It’s hard to ignore Chuck D.

“Face it; tell me why these fans be hatin
the present state of the, hip-hop nation
Maybe it’s your President of the corporation
that’s, why we in this – situation”
-> “Revolverlution”

Never afraid to call it like he sees it, Carlton Ridenhour will call shots on anybody responsible for what’s fucked up in America, in rap music, or anywhere people of color live. That’s the history and legacy of the artist behind one of the most politically AND musically important groups of the 20th century; Public Enemy. Having not released an album of new material since 1999, a new album from the Godfathers to political rap was unexpected, but definitely long overdue. Back in full force, Chuck’s definitely not taking any shorts or fearing to say what’s on his mind; but then, what else could you expect?

“Tycoons; damn I’m tired of these coons
Rappin in circles, words can either help you or hurt you
A be-neutral cat still might shoot you
What suits you if you got issues, a thousand tattoos
Confused with two-hundred dollar gym shoes
Spendin more than you got, 2002 blues
Give it up; turn it loose – ain’t no use
The rest of you, screamin rescue me from the residue”
-> “Put it Up”

The shrinkwrap for P.E.’s “Revolverlution” touts this album as being “Brand New P.E. Material” plus “Special Remixes of the Classic Joints.” If you’re a long term Public Enemy fan, don’t get excited about the latter too much. This album doesn’t include the Pete Rock remix of “Shut Em Down,” but it does have DJ Functionist’s “Functionist Version” of the song. Who? I don’t know. You won’t be blown away by “The Moleman Mixx” of “By the Time I Get to Arizona” either – it loses the whole classic rock guitar mix that made Chuck D’s indignation about no state holiday for Dr. Martin Luther King, Jr. so relevant. There are five of these remixes total, all of which will be an odd curiosity to anybody with the complete P.E. discography. To those same fans, here’s my advice: all six remixes which appeared on “Greatest Misses” are more important than these; so if you don’t own that album (some call it an EP) run out and get a copy.

What’s really important here whether you’re a Public Enemy neophyte or the hardcore follower with their sihlouette logo tattooed on your arm is the “Brand New P.E. Material” that you’ve never heard before. A lot of supposedly loyal fans of Flavor Flav and Chuck abandoned ship in 1994 when Public Enemy moved away from the Bomb Squad sound and dove headfirst into reinventing what a P.E. record should be. Those people wouldn’t recognize the now sound, but the now sound is far from the whack. It’s not driven by a James Brown drum or the soulful sounds of Stax; in fact if you can pick out a sample in their new work more power to you. Live and kinetic is today’s Public Enemy, a power fusion of rap and rock that unlike Limp Bizkit or Kid Rock puts the rap FIRST. What the old heads WOULD recognize is that Chuck D hasn’t changed at all. At times he was dubbed “the most angry black man in America” by a press that had little understanding of Chuck’s issues and doesn’t even today. If you listen to “Son of a Bush” though, you’ll get an idea:

“Oh no! Struck by greased lightning; effed by the same last name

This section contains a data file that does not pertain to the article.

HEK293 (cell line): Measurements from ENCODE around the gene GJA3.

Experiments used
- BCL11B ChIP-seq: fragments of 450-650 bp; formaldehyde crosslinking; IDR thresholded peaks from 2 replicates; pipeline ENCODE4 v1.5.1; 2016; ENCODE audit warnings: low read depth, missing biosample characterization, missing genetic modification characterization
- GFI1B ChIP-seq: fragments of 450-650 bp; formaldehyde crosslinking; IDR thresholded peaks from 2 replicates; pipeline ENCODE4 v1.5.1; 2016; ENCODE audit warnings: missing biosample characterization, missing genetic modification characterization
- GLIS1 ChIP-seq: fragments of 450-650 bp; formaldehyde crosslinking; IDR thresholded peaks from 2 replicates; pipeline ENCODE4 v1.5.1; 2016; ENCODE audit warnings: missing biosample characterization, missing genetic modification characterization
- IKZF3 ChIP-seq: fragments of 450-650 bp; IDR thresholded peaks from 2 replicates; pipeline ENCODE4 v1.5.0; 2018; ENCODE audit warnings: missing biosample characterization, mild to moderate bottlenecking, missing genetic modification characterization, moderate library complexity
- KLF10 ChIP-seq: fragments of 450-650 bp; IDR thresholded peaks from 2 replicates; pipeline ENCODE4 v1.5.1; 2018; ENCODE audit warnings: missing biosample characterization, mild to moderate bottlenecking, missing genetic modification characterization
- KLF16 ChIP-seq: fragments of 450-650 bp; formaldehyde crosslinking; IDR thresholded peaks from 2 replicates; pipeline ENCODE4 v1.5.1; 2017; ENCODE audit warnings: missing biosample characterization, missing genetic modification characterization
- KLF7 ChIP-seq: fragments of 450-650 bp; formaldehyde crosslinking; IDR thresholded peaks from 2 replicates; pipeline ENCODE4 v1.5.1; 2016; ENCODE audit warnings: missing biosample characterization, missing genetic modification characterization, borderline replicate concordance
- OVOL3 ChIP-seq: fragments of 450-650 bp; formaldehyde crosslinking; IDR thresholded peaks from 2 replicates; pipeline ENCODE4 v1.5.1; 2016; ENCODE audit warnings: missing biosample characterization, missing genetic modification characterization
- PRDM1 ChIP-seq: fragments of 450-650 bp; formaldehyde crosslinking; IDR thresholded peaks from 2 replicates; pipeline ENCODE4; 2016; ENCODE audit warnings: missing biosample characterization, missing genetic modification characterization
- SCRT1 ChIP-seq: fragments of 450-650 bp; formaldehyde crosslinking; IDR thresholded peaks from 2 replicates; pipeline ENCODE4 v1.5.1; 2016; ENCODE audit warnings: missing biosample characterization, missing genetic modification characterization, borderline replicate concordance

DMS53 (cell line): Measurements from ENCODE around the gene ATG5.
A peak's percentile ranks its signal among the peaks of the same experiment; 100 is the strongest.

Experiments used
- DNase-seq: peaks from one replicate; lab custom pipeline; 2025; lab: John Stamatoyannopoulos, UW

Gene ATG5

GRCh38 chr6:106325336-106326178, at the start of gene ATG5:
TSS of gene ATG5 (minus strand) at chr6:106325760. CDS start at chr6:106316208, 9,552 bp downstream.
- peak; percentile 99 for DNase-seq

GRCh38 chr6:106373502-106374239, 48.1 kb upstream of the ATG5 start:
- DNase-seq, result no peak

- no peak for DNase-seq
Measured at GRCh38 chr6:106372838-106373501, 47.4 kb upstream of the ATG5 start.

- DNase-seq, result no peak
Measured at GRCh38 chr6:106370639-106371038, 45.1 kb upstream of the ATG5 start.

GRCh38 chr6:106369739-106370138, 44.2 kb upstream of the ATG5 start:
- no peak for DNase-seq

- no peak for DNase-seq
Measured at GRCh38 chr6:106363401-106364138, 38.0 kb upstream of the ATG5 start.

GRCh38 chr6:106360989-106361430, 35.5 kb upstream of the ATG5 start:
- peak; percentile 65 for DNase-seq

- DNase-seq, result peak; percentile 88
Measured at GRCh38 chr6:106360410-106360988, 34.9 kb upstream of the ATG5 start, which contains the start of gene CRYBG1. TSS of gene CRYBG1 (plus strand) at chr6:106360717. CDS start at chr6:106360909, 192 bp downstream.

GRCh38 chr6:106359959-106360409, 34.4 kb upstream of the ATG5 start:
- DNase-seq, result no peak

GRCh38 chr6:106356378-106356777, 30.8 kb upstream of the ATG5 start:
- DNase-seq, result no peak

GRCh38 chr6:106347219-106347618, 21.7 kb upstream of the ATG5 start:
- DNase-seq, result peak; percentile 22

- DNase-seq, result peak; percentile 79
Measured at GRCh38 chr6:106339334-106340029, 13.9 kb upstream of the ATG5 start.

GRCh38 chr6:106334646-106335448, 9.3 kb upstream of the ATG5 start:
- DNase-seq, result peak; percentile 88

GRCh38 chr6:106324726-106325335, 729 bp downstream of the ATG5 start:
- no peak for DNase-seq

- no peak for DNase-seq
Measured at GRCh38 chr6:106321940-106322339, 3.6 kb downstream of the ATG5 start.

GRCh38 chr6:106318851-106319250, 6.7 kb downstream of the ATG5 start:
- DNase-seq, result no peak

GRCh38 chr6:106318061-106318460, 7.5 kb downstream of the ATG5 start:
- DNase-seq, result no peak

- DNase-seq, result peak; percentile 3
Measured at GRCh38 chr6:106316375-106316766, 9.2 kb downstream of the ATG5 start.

You know what? China ain’t never givin back that God damn plane!
Must got this whole nation trained on some kennel rations
Refrain; the same train, full of cocaine, goes the brain
Have you forgotten? I’ve been through the first term of rotten
The father, the son, and the HOLY BUSH SHIT we all in
Don’t look at me – I ain’t callin for no assassination
I’m just sayin, sayin, who voted for that asshole of yo’ nation?
Deja Bush…”

The more pissed off Chuck gets, the happier you’ll be – and if 1999’s “There’s a POISON Goin On..” proved anything it’s that Chuck is still mad as FUCK. While the rest of the nation blindly follows George Jr. into economic desparity and war on the entire Persian Gulf, Chuck D does the most American thing he can do – question everything. The true right every American has and every citizen of this world SHOULD have is to question their own leadership; and thank God for an irate Chuck D who is not afraid to say “ain’t that a BUSH.” You might say it’s anti-American, but listening to Chuck D question blind obedience to your country, corporate greed, political double-dealing and covert racism makes me PROUD to be an American; where at least I know I’m free to examine our values.

If this is too serious for you never despair, Flavor Flav is still around to provide a lighter side to Chuck’s heavy rhetorhic. “Can a Woman Make a Man Lose His Mind?” Maybe THAT’S the reason Flav has been so crazy all these years. It’s the only solo song Flav has on the whole album, but Professor Griff also gets his own shine on “Now A’Daze” and “What Good is a Bomb.” All of these original songs are sandwiched around the aforementioned remixes, several live performances, and a few throwaway tracks like two “Public Enemy Service Announcements” whose only description in the liner notes is “Recorded in the Early 90’s.”

The two interview cuts included on this CD wil be of historical note to the old school P.E. fans, but probably be skipped over by everybody else. What’s the overall perspective though? There are plenty of good reasons to own this album, and those P.E. heads who stayed down over the years won’t be dissapointed by the new songs like “54321… Boom” and “Get Your Shit Together.” Anybody new to Public Enemy might wonder what the fuss is about, but when Chuck D says “three radio corporations own all them so-called black stations” or calls UPN “you pick a nigga” be on alert. Ignoring the unimportant remixes, this is an overall very solid Public Enemy album. The truth hurts, and P.E. is back to bring the pain – I’m glad it still hurts so good.

Public Enemy :: Revolverlution
8Overall Score